An obvious first step, beyond frequent use of View → Model Info → Statistics → Purge Unused, is to be zealous in simplifying the detailed models that consultants send you before you bring them into your big model. Put them in a separate file, copy it adding “- Lite” at the end of the name. Open the “-Lite” version then:
Reduce the details. Retain only those that are discernable at the size needed for presentation.
Track down and replace details of surfaces implemented as geometry. Apply a texture instead.
Just before saving the changes you made, be sure to “Purge Unused” again.
This is hard to answer. If I told you there are certain limitations, you would not (dare) to cross them, letting you caged in those boundaries. If I told you there are non, you might stumble upon the very first ripple in the pond, and drown.
As with most tools, it’s limits are bound by their user.
Pretty far, but the nature of models created in SketchUp are usually quite lean. Keeping clean geometry and managing layers can take you further. I usually have to leave SketchUp when a file gets to 1GB.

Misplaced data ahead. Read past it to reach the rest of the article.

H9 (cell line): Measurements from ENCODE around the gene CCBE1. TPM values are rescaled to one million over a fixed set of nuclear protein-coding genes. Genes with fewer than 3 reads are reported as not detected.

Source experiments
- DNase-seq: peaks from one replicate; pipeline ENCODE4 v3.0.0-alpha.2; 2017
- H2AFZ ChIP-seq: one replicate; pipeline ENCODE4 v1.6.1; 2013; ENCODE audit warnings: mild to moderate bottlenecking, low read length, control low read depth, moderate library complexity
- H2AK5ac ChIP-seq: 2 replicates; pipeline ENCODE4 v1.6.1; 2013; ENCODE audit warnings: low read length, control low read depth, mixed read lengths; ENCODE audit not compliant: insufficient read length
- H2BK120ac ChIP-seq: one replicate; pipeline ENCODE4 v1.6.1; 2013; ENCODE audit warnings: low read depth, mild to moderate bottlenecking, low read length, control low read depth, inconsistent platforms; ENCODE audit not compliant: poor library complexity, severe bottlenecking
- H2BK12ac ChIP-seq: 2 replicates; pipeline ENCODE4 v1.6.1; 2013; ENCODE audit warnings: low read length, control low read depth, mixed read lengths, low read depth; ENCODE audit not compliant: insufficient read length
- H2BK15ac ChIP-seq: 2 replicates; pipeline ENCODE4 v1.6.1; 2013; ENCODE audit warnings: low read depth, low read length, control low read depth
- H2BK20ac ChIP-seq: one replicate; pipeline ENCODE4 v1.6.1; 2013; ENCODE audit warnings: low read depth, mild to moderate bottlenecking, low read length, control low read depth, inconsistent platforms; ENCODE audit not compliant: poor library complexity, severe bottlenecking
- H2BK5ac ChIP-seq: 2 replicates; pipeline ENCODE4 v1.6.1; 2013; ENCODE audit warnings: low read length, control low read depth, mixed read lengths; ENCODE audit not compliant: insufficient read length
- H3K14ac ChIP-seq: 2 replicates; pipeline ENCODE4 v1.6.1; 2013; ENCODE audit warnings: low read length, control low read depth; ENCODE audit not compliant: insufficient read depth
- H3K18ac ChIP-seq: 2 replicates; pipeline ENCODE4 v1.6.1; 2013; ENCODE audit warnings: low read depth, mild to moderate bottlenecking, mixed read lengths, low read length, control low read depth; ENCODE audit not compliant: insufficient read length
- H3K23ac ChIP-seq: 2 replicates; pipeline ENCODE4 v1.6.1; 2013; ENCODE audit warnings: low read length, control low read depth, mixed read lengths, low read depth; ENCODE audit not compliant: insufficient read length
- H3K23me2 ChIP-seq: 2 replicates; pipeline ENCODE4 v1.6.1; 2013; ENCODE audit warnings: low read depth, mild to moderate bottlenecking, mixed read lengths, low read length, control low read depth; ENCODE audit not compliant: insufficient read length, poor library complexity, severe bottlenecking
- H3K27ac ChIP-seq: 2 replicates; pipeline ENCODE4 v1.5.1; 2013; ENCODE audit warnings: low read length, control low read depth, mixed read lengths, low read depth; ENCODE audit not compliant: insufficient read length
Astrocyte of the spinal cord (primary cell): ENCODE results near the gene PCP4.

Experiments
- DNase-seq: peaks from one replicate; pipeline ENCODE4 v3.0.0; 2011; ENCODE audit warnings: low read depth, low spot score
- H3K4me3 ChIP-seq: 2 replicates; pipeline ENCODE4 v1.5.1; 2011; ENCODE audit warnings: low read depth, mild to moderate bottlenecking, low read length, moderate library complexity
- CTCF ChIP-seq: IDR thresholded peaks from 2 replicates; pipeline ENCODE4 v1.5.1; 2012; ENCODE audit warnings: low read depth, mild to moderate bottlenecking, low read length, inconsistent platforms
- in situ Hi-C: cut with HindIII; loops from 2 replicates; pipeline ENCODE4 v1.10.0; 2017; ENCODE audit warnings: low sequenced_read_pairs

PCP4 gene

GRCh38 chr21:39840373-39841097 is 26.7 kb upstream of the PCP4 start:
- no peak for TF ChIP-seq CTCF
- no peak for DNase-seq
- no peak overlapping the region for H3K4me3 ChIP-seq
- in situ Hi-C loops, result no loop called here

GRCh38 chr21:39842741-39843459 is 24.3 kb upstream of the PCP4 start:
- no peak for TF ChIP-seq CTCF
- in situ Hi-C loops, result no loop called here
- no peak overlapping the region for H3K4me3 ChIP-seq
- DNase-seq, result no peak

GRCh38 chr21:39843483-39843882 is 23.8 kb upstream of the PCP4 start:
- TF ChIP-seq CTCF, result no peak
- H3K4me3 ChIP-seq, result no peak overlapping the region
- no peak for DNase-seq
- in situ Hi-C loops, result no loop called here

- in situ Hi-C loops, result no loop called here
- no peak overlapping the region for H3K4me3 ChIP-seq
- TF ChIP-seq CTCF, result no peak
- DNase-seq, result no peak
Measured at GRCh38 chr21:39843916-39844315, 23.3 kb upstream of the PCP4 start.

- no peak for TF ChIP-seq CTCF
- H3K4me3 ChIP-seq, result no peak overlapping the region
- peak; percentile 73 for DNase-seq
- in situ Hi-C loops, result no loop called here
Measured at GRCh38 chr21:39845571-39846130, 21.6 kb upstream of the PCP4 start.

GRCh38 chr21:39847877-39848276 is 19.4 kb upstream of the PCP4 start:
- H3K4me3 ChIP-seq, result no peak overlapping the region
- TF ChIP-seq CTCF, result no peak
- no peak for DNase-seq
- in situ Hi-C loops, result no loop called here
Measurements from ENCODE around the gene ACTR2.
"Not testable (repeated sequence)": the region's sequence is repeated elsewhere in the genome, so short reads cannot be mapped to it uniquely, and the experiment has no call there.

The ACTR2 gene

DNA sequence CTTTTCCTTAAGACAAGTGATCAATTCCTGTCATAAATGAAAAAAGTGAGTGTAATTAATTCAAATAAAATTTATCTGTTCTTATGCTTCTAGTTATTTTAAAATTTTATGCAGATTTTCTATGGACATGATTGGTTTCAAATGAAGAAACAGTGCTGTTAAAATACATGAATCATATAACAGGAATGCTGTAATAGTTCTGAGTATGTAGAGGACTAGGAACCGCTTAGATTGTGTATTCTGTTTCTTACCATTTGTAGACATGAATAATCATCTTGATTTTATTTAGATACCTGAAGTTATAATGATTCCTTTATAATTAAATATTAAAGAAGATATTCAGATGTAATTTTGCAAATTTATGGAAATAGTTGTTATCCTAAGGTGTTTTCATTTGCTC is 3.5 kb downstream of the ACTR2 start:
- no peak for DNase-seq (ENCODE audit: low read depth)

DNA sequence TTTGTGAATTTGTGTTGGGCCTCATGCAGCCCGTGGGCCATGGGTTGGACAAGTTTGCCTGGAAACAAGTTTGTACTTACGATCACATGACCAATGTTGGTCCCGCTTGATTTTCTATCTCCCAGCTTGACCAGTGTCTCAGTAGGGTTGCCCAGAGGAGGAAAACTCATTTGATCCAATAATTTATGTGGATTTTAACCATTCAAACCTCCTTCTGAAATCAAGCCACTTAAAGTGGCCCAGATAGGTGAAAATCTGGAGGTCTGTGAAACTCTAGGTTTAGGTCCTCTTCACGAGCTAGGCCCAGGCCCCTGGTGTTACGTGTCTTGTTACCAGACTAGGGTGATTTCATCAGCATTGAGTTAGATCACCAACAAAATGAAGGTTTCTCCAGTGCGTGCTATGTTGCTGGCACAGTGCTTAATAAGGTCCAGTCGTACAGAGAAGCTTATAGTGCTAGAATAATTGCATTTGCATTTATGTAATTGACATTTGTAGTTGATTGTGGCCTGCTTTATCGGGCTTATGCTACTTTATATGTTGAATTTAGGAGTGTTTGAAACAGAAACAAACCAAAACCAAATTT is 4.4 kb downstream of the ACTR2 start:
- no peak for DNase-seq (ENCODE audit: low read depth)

If I go over 1GB then I generally start compiling my model in other software, depends on what the expected output is (infographic, illustration, render, animation etc).
I tend to agree with the approximately 1 GB limitation in file size for a working SketchUp model. I have not needed to employ other design related software, all my architectural modeling work is performed in SU, sometimes making use of selected extensions.
For me, a useful workaround to this size limitation is to break models up into smaller parts when the total size begins to approach this perceived 1 GB limit. I work on each individual portion and ultimately combine all of the parts into a final (Master) model. I always take extra precaution to ensure that each separate part has the same origin to make it easy to insert them into the final model in their appropriate location. Bear in mind that this final model is never worked on as a whole ever again. The Master file is only used to send to clients or for municipal code/zoning review…in which case the skp file is converted to a pdf file before public submittals.
Sometimes the final model may reach a size of 5 GB or more, so if additional editing is needed, I go back into the separate saved parts (now saved as components in this case, because I personally eschew using groups), perform the edit and then save back to the final model.
This workflow has proven to be an effective process over many years of SketchUp use.
oops…I should have typed 5 GB or more and not 50 GB. I will edit my post to reflect that number.
It usually takes between 45 to 90 seconds for the very large files to open on my Dell Precision M6600 and maybe as much as twice that duration to open on the Dell Inspiron. This is why I don’t perform any edits on those large files.